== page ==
The hero in my latest release is kind enough to remind the heroine that she forgot to pin on her leaf, thus saving her from untoward pinches. Interested in hearing more about this gallant fellow and the forgetful miss? Here’s a blurb about The Innkeeper’s Daughter… 

Tension is high with the threat of a Napoleonic attack in Regency England, but risk from abroad means nothing when there’s danger at home. 

Officer Alexander Moore goes undercover as a gambling gentleman to expose a high-stakes plot against the crown—and he’s a master of disguise, for Johanna Langley believes him to be quite the rogue . . . until she can no longer fight against his unrelenting charm. 

All Johanna wants is to keep the family inn afloat, but when the rent and the hearth payment are due at the same time, where will she find the extra funds? If she doesn’t come up with the money, there will be nowhere to go other than the workhouse—where she’ll be separated from her ailing mother and ten-year-old brother. 

Alex desperately wants to help Johanna, especially when she confides in him, but his mission—finding and bringing to justice a traitor to the crown—must come first, or they could all end up dead. 

It’s a race against time for them both.


Blog Stops

Mommynificent, March 16
Among the Reads, March 17
Mary Hake, March 17
Karen Sue Hadley, March 18
Kathleen Denly, March 19
Remembrancy, March 20
Book by Book, March 20
Bookworm Mama, March 22
Vicky Sluiter, March 22
Carpe Diem, March 22
Pause for Tales, March 23
margaret kazmierczak, March 23 (Interview)
A Greater Yes, March 24
Simple Harvest Reads, March 26 (Mindy Houng Guest Post)
Pursuing Stacie, March 27
Bigreadersite, March 27
The PhD Mamma, March 28


Giveaway



If you’re willing, please help spread the word by clicking on this link and sharing my Facebook post. Thank you!

To celebrate her tour, Michelle is giving away a grand prize of a signed copy of The Innkeeper’s Daughter and a $25 gift card from Barnes & Noble!!

Click the image above or the link below to enter. Be sure to comment on this post before you enter to claim 9 extra entries!


20 comments:

  1. Thank you for your review and information on "The Innkeeper’s Daughter" by Michelle Griep as well as being part of the book tour. I've very much love the opportunity to read this book.
    2clowns at arkansas dot net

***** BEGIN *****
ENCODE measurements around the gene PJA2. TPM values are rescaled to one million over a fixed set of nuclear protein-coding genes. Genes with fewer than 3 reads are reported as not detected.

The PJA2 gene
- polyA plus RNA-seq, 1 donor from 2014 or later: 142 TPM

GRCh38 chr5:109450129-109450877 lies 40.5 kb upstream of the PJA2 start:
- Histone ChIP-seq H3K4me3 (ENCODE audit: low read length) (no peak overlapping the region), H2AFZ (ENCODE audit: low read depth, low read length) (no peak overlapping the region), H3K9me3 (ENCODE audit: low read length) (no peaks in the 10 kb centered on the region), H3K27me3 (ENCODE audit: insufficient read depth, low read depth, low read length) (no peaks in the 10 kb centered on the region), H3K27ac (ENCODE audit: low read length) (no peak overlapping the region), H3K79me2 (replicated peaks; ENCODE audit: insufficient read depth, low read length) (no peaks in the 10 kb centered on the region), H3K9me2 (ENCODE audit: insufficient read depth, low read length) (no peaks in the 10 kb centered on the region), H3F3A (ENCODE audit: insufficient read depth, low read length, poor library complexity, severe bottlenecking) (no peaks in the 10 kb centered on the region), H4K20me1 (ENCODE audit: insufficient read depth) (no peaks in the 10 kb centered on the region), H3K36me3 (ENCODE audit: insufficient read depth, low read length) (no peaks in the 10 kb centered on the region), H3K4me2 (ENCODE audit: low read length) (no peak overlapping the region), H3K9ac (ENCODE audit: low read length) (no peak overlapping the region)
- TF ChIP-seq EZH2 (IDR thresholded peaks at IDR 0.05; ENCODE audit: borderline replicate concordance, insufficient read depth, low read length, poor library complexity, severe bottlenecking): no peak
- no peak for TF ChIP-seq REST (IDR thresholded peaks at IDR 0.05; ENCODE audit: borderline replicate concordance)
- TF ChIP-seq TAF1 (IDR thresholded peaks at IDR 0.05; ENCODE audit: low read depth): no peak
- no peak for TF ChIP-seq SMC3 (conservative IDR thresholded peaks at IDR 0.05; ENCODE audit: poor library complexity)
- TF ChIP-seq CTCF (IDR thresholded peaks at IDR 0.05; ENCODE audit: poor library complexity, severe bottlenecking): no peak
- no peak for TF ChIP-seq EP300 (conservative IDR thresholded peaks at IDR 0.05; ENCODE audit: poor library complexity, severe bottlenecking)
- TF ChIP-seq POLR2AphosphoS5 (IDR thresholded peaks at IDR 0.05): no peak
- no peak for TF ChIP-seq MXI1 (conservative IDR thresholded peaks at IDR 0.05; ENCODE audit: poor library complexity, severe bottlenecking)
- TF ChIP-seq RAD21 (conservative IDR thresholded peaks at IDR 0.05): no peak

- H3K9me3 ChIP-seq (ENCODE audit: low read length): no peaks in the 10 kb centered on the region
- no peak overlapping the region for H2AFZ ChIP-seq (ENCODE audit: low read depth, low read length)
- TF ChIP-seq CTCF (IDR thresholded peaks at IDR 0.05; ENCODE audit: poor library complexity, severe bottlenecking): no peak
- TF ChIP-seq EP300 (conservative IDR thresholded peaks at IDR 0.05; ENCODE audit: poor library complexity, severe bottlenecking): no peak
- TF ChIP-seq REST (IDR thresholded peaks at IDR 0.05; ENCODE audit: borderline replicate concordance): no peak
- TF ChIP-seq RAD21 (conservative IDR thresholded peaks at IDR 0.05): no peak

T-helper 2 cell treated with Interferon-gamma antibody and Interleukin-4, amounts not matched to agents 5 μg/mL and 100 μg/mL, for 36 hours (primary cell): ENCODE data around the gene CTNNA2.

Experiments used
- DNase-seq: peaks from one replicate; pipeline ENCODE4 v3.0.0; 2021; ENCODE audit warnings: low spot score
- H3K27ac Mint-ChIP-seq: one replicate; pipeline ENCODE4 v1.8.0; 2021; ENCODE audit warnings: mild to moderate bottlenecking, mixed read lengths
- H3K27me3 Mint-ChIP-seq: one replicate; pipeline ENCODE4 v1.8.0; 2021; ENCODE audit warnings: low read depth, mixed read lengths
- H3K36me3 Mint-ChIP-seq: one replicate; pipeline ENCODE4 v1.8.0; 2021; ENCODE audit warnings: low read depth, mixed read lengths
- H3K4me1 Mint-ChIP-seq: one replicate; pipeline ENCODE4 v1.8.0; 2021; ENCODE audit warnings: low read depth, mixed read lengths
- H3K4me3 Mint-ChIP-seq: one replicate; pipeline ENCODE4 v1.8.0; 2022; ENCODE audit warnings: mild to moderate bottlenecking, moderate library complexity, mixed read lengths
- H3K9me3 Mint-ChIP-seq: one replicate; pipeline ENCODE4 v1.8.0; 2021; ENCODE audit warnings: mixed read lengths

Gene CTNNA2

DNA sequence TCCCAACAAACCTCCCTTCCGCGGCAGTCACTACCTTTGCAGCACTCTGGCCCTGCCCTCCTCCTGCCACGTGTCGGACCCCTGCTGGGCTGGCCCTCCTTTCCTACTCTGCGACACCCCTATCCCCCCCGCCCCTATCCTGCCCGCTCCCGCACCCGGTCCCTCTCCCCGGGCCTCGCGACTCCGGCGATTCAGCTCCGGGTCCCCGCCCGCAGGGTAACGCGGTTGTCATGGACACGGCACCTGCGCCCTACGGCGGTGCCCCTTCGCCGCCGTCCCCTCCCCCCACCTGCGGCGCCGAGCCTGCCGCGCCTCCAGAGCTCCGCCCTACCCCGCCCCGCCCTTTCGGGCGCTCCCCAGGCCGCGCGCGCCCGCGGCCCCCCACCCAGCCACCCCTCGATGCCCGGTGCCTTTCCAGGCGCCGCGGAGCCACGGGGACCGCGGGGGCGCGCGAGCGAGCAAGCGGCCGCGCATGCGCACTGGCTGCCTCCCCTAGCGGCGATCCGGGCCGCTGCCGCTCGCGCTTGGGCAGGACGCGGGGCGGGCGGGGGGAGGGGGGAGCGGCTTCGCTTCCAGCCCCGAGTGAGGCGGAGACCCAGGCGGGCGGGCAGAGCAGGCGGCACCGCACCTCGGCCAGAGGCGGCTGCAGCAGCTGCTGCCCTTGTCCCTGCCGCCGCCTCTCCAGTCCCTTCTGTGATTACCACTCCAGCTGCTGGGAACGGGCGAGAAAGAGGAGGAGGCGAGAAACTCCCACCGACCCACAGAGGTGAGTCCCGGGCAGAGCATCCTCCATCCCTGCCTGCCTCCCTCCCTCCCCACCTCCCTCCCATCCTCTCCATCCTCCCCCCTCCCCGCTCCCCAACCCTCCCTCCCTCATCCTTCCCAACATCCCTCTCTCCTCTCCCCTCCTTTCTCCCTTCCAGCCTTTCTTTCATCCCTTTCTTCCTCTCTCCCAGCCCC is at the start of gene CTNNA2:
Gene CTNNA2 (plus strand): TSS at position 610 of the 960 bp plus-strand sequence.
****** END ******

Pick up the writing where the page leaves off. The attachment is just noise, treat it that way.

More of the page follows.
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    1. Maybe you'll be the lucky duck winner!

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    2. I'm pretty sure you will enjoy this story, Kay. If you haven't read any of Michelle's books before, this is a good one to start with. Good to see you again.

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  2. I had not heard of Oak Apple Day, similar in a way to St. Patrick's Day where you may get pinched if not wearing the appropriate symbol--the oak leaf for Oak Apple Day and/or green for St. Patrick's Day. How interesting! I'm eager to read The Innkeeper's Daughter!

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    1. I hadn't heard of it either but it sure did intrigue me!

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    2. English villages often had unique celebrations or festivals and it's so much fun learning about them. Thanks for visiting, Susie.

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  3. I really enjoyed the description of the book. Looking forward to reading. Adding to my TBR list.

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    1. I love being on your TBR pile!

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    2. I'm sure you will enjoy this story, Dianne. Best wishes in the drawing!

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  4. Thanks for hosting me, Carole! I super love the piano picture at the top of this page!

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    1. Thank you for taking the time to visit, Michelle. That piano picture really resonated with me when I saw it. I've been a church pianist for over 50 years, and it reminds me of all the beloved hymns which are rarely sung today, especially with the title "Forgotten Tunes."

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  5. I'm so happy that Brentwood makes a reappearance in this book, and I'm looking forward to reading this! I had never heard of Oak Apple Day until reading about this book. Now I've wondered if my ancestors celebrated it.

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    1. I haven't read Brentwood's story yet, Becky, but it's on my Kindle. Now I'm eager to read it soon. Thanks for visiting my blog, Becky.

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  6. I read Brentwood's Ward and really liked it. I've read several other of Michelle's books and find her to be quite a versatile author. Though I haven't read all of her books, I hope to!

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  7. I enjoyed your review. Can't wait to read this one!

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  8. This book looks so exciting!! I am just dying to read it. :-) Shared the post.

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  9. Interesting post. I'd never heard of Oak Apple Day/Royal Oak Day before.